A number of factors determine the long-term sustainability of Pafuri Camp. The social dimension of the work, and close ties with resident communities, has been crucial thus far. Employment, on-the-job training, bursaries for higher education and vocational training, loans for small business development, and investments into community infrastructure and social services (health clinics, schools, etc.) all help to foster social capital and community cohesion. Ensuring that benefits continue to flow directly to the community is essential to ensuring the long-term viability of the Pafuri Camp model.
Institutionally, the group needs to maintain close ties and healthy working relationships with national government authorities and bodies. This support has been and will remain critical.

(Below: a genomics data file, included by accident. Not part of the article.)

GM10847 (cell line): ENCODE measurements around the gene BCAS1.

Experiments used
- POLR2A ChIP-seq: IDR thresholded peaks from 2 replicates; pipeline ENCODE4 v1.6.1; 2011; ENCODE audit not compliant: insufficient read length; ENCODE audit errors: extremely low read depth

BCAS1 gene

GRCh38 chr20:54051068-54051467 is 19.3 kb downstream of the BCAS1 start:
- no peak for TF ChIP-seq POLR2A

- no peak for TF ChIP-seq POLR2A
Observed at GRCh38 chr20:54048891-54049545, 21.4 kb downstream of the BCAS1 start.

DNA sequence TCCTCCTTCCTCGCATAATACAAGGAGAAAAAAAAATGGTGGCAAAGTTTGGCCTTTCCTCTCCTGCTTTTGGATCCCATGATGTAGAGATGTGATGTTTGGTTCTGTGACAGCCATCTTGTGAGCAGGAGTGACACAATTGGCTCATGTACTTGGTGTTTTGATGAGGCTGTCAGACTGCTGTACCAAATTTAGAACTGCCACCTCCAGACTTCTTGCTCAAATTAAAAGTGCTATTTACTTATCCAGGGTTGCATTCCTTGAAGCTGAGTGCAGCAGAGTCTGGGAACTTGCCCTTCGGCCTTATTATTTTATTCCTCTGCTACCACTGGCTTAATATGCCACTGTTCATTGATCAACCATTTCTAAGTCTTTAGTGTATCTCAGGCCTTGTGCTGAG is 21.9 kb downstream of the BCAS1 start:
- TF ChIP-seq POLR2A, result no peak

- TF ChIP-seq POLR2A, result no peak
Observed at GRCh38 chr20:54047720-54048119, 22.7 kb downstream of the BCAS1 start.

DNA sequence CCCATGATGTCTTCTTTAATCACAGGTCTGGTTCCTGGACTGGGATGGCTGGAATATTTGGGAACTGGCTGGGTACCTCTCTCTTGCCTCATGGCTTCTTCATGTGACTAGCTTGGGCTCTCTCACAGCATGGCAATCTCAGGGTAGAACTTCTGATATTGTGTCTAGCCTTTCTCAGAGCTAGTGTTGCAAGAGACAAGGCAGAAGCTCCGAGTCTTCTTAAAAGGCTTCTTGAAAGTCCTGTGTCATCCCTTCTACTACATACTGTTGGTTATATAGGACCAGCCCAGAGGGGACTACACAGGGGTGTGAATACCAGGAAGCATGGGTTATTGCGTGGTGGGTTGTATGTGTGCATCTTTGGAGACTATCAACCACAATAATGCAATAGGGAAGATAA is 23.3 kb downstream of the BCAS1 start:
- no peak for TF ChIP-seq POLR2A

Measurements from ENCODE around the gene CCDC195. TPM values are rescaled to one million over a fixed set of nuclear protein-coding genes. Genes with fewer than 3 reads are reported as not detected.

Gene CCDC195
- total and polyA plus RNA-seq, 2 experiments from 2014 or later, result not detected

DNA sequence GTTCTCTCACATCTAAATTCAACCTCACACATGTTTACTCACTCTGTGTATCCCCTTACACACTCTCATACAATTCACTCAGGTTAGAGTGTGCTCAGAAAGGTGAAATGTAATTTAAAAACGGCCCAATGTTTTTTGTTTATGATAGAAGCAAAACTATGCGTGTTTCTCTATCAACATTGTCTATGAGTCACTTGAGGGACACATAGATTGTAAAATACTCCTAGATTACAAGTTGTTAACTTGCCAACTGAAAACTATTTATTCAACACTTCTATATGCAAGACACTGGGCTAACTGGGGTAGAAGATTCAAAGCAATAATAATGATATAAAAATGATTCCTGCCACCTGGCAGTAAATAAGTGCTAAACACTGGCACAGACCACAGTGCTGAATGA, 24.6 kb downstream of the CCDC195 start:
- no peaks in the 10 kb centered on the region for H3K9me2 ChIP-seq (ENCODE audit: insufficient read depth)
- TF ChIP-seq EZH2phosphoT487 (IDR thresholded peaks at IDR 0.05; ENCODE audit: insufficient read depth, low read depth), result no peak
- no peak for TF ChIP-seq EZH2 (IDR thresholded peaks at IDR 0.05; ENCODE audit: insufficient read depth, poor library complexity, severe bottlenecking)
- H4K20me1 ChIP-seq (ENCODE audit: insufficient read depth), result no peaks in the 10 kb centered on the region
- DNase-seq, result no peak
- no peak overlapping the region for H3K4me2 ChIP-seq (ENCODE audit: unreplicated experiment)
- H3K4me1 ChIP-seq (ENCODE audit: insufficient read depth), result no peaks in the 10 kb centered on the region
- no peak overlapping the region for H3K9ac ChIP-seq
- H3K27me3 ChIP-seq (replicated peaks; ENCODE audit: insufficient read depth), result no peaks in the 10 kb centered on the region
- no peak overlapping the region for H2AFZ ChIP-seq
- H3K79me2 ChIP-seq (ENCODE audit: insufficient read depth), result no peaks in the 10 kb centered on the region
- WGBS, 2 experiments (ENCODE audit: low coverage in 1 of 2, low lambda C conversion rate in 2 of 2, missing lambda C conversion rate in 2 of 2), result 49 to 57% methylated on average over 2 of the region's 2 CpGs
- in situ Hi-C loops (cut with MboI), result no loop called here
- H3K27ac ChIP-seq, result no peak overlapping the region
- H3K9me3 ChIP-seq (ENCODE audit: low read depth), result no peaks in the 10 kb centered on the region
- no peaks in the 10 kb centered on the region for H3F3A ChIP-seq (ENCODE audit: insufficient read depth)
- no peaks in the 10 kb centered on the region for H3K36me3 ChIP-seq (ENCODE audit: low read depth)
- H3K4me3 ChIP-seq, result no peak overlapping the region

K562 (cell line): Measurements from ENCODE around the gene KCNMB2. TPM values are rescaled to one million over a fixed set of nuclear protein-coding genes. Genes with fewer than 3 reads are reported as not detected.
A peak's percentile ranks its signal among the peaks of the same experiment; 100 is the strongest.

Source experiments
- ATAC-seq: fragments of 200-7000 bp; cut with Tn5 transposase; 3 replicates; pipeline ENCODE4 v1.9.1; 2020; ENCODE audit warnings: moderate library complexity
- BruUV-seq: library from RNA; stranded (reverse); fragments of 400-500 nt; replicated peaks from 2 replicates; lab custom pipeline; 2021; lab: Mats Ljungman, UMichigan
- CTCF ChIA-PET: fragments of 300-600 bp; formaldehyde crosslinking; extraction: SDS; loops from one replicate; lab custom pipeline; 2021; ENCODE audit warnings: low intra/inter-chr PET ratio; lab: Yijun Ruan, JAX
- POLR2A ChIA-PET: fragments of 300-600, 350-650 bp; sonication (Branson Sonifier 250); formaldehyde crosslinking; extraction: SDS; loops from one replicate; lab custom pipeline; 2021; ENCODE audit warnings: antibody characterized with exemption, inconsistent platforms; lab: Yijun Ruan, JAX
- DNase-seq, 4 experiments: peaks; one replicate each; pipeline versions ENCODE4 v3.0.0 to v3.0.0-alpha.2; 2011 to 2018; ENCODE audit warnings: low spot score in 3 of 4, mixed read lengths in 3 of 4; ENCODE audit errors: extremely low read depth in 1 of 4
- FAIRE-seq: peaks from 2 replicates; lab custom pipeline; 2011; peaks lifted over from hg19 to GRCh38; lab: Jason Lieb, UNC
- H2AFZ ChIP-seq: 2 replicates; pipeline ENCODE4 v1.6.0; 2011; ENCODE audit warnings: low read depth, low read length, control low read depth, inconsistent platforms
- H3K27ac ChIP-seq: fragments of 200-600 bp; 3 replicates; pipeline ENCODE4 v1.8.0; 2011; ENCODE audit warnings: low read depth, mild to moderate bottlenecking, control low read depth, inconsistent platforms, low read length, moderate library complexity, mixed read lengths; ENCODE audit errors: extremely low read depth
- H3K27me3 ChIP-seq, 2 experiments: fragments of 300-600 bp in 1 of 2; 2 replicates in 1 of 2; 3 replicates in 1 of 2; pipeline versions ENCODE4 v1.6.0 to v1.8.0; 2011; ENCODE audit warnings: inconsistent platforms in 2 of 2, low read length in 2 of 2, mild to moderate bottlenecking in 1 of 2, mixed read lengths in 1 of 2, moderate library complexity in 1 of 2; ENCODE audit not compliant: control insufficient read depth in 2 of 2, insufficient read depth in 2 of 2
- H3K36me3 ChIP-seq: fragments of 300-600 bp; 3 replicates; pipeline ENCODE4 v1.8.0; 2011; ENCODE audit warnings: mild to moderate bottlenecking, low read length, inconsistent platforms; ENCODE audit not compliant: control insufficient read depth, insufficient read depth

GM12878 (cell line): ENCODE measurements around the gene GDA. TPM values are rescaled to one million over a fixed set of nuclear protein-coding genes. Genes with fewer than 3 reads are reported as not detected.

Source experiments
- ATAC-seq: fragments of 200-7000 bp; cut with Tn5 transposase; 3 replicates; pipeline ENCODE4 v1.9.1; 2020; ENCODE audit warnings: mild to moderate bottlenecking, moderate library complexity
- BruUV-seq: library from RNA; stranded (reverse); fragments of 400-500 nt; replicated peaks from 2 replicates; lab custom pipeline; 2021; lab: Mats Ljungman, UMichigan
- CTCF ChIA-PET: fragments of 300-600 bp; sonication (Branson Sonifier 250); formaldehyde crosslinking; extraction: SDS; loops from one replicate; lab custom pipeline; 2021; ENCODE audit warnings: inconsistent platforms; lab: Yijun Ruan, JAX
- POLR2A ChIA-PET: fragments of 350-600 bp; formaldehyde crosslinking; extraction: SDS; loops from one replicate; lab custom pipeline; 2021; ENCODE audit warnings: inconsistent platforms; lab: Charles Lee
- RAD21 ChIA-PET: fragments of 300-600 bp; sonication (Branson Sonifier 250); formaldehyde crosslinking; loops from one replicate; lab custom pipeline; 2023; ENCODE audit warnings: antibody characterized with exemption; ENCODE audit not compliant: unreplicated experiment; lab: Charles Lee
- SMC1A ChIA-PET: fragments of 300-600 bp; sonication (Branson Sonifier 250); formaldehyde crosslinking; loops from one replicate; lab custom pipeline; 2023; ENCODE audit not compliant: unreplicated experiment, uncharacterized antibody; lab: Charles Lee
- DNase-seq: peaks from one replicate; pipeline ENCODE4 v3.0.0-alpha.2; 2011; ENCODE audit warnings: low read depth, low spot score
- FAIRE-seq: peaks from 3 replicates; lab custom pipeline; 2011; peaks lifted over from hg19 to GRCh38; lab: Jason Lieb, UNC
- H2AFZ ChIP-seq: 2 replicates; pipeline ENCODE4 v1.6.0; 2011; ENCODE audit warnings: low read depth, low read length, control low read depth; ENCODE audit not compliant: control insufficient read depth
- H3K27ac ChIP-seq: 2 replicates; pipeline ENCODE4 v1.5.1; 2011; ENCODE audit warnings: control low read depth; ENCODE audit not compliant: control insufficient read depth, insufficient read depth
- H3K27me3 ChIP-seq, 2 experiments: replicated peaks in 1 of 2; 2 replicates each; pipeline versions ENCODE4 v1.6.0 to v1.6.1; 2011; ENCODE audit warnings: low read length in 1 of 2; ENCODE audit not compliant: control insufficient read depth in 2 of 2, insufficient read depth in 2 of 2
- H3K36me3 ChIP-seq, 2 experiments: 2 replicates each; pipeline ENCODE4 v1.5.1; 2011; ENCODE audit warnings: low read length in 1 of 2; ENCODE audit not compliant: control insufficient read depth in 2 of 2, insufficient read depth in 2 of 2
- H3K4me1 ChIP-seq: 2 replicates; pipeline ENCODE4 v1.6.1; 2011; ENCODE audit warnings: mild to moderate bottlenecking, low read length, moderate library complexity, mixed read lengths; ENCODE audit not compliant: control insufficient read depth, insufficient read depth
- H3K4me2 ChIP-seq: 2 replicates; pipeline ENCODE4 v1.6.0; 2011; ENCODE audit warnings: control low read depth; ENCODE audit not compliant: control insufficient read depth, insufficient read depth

Financially, the initiative is proving sustainable with revenues on the rise and high rates of reinvestment into the community. After a slow start in 2005, occupancy rates at Pafuri Camp have increased and allowed the business to pass the break-even point. The business has been operating at a profit since 2008. The project’s capacity to sustain, enhance, and expand environmental benefits depends largely on the commercial viability of the ecotourism operation. As revenues increase from Pafuri Camp, the environmental protection afforded through the Makuleke concession will be more secure. Should the ecotourism business begin to struggle, the Makuleke people, as land owners, will look for alternative ways of making the land pay off.